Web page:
Pro Bike: Irina Kalentieva’s Rotwild Team R.R2

Good enough for a world champion

Irina Kalentieva’s Rotwild has the distinction of being a bike that has carried its rider to a world championship victory.

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In mountain biking, there’s no title more prestigious than this one, which awards a rainbow jersey to its winner for a year. But once earned, the rainbow stripes effectively become part of a rider’s coat of arms, the bike serving as their steed of honour.

On a climber’s course in Fort William in 2007, Kalentieva realised her dream of becoming world champion. She used a special Rotwild to do it, and the German company has raised the bar again in 2008 in the hope that more wins in the World Cup series would follow. In the first race of the year at Houffalize, Kalentieva was one step away from top spot. Last weekend in Offenburg, she won. Obviously, things are working on the technical side.

With Kalentieva such a light rider at just 46kg, the importance of weight saving is very high since the bike is over 10 percent of the rider’s mass. With this in mind, every possible step has been taken with team sponsors to get this hardtail the lightest it can be.

Talking to Wolfie, the head mechanic of the Topeak Ergon team, I discovered it was far more than a fancy paintjob and stickers: “Irina’s frame is a prototype not available anywhere else. They left out a few layers of carbon to save weight and since Irina’s not the heaviest rider that’s no problem. This frame is a custom size too – it’s tailor made.”

The dt 190 hubs are not only a lighter version of the 240s but also hold ceramic bearings: the dt 190 hubs are not only a lighter version of the 240s but also hold ceramic bearings
Luke Webber

The DT Swiss 190 hubs with ceramic bearings

The full carbon theme does not end there, though. The centrepiece of the bike is arguably the new wheelset from DT Swiss. Debuted at the World’s, these are now becoming rolling stock for the best, and public availability is not far away. It is not just the low weight of 1250 grams a pair that makes them a winner. DT’s top 240s hubs were, many thought, the best you could get. That’s until DT introduced their 190 ceramic hubs. With some clever design, grams have been cut and the addition of ceramic bearings not only furthers that loss but also decreases rolling resistance and increases reliability.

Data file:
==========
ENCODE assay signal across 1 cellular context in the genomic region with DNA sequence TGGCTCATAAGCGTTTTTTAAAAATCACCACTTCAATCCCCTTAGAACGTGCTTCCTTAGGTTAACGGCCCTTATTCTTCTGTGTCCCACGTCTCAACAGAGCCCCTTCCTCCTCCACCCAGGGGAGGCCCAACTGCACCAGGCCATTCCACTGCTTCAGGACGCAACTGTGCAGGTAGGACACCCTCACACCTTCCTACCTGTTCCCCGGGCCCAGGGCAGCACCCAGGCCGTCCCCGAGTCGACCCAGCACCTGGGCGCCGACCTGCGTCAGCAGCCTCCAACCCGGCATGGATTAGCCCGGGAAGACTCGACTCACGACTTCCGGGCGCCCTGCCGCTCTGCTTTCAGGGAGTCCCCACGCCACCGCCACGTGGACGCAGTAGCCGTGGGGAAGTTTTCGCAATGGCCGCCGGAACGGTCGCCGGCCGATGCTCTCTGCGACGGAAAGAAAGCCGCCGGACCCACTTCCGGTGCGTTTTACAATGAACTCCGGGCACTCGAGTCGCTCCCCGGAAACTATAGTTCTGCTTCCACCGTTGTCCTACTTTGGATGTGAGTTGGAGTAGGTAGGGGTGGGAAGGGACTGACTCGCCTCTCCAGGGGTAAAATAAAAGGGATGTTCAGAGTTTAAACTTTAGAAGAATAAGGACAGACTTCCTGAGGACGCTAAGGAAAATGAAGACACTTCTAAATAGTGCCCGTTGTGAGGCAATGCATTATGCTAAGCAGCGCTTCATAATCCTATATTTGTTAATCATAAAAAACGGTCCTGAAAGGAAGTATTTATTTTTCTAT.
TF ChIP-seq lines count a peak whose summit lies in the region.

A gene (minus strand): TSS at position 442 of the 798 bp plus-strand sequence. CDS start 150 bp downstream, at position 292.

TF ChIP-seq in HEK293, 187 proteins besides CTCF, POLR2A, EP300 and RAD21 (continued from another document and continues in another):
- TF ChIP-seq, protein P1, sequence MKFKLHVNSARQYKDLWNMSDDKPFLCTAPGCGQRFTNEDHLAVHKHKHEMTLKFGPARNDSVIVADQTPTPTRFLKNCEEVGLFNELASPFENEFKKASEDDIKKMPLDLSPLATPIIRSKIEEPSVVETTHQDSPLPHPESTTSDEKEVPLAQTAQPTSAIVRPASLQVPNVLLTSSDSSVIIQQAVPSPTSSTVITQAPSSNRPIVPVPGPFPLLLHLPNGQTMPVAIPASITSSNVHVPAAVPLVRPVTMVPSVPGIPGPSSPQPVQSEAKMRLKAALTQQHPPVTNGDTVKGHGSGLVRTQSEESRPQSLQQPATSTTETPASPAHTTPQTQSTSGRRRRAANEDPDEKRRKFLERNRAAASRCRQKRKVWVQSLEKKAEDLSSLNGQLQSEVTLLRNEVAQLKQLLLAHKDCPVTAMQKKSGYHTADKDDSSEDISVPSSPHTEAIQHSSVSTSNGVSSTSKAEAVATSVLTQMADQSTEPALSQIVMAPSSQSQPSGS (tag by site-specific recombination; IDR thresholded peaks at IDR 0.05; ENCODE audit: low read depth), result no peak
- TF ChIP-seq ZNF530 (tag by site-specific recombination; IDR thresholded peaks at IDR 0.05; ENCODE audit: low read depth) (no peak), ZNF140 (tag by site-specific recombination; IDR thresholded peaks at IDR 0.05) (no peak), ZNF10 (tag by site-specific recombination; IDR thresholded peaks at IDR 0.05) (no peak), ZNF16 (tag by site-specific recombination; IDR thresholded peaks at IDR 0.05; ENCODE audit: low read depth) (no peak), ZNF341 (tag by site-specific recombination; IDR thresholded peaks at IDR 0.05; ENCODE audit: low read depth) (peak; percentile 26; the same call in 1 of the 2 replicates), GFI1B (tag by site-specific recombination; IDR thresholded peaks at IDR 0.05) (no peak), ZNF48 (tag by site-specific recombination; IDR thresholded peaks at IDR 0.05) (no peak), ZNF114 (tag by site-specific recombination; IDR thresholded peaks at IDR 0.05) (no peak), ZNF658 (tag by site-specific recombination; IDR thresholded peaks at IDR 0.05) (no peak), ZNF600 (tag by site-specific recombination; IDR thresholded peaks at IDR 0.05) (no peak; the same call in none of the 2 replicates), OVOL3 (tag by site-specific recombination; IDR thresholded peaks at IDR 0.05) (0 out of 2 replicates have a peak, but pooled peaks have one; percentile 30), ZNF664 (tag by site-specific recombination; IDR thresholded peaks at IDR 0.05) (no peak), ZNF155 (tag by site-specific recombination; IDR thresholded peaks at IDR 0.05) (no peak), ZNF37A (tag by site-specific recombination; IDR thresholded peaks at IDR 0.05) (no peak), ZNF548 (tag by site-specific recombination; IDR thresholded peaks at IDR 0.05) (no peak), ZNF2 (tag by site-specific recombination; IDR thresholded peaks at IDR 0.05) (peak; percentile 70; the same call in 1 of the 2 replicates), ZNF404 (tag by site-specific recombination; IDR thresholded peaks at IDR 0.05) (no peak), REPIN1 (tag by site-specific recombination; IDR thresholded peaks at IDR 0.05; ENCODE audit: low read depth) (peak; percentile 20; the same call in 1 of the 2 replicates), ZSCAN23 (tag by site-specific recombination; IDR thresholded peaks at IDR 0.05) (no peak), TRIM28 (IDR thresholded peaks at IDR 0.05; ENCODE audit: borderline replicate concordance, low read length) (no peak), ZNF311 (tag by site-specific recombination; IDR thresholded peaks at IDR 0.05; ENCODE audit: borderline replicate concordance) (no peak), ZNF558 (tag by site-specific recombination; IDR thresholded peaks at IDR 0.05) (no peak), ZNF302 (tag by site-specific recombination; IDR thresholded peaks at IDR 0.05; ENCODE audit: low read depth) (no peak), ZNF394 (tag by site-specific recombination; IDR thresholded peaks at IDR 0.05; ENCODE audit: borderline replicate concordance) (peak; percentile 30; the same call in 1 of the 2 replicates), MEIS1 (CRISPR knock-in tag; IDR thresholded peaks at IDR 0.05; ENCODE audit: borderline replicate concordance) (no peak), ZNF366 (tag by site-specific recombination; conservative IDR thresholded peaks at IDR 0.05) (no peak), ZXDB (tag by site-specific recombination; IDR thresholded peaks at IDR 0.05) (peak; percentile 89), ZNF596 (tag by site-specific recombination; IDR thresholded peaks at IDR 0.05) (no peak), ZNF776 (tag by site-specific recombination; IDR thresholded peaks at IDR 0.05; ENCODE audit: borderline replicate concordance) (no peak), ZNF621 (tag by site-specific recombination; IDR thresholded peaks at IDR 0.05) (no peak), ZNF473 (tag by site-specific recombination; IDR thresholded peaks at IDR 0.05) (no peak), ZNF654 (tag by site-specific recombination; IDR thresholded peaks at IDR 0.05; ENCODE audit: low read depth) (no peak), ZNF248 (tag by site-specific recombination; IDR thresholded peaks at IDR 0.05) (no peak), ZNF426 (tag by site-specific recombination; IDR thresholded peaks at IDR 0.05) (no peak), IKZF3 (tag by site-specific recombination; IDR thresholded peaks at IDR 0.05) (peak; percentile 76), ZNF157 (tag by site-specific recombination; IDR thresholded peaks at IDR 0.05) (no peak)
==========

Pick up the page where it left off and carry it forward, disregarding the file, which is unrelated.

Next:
If that was not enough, there is yet another advantage. According to Wolfie, tyres sit deeper on this hoop, giving a more rounded profile. And talking of tyres, there are special modifications courtesy of Continental:

“Our riders prefer to use the latex tubes because it is easier to switch tyres at the last minute,” says Wolfie. “Fortunately puncture resistance is not so much of an issue for us as Continental make us some special tyres. They have different rubber compounds and sidewall weaves for a better ride and better pinch flat protection. While they are not for sale in the shops, all the feedback we give goes into making the next generation.”

Continental produce a number of special project tyres only available to the teams: continental produce a number of special project tyres only available to the teams
Luke Webber

Special Continental tyres – not available for sale yet

One area where the team will take a weight compromise is when comfort becomes an issue. This was especially important when choosing Ergon grips as a title sponsor.

“Ergon grips put less pressure on the ulnar nerve which is very important in mountain bike racing where there are repetitive bumps. Standard grips result in a 120 degree angle between your hand and wrist these Ergon grips decrease that to 40 degrees. It has better handling and is less tiring despite a slight weight penalty.”

Even though every area of this bike has been customised, or ‘fully pimped’ as Wolfie would put it, there are constant developments that ensure Irina has every advantage on the track.

“Mountain biking isn’t formula one yet, but every year it gets closer with production times coming down. Later in the year there will be a special Olympic edition of the R2 frame which may have an integrated carbon seatpost.”

An addition which will come slightly sooner are some prototype Magura forks. Although the team are happy with the performance of the MD80R there are others lighter and with more adjustment.

“While the Magura forks have fewer adjustments than others we find they react really well. When it comes to racing you have to make some sacrifices compared to a trail bike but they have exceeded our expectations. There will be a new fork coming out in a few weeks that is a bit more high end and lighter but we have only heard about that so far.”

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The magura fork is a good starting point, but expect a lighter prototype before the olympics: the magura fork is a good starting point, but expect a lighter prototype before the olympics
Luke Webber

These Magaura forks are good, but will be replaced by a prototype soon

Full Specification

  • Frame: Rotwild R.R2 custom carbon fibre frameset
  • Fork: Magura Durin 80R
  • Bottom Bracket: FRM Integral
  • Cranks: FRM Integral
  • Chain: Shimano XTR
  • Front derailleur: Shimano XTR
  • Rear derailleur: Shimano XTR carbon shadow
  • Shifters: Shimano XTR
  • Brakes: Formula Oro Puro
  • Cassette: Shimano XTR
  • Wheels: DT 1250
  • Tyres: Various prototype Continental
  • Bars: Unmarked aluminium 31.8
  • Stem: Thomson Elite X2
  • Headset: Rotwild Integrated
  • Grips: Ergon
  • Pedals: Crank Bros. Eggbeater 4ti
  • Seatpost: Thomson Masterpiece
  • Weight: 18.3 pounds/8.3kg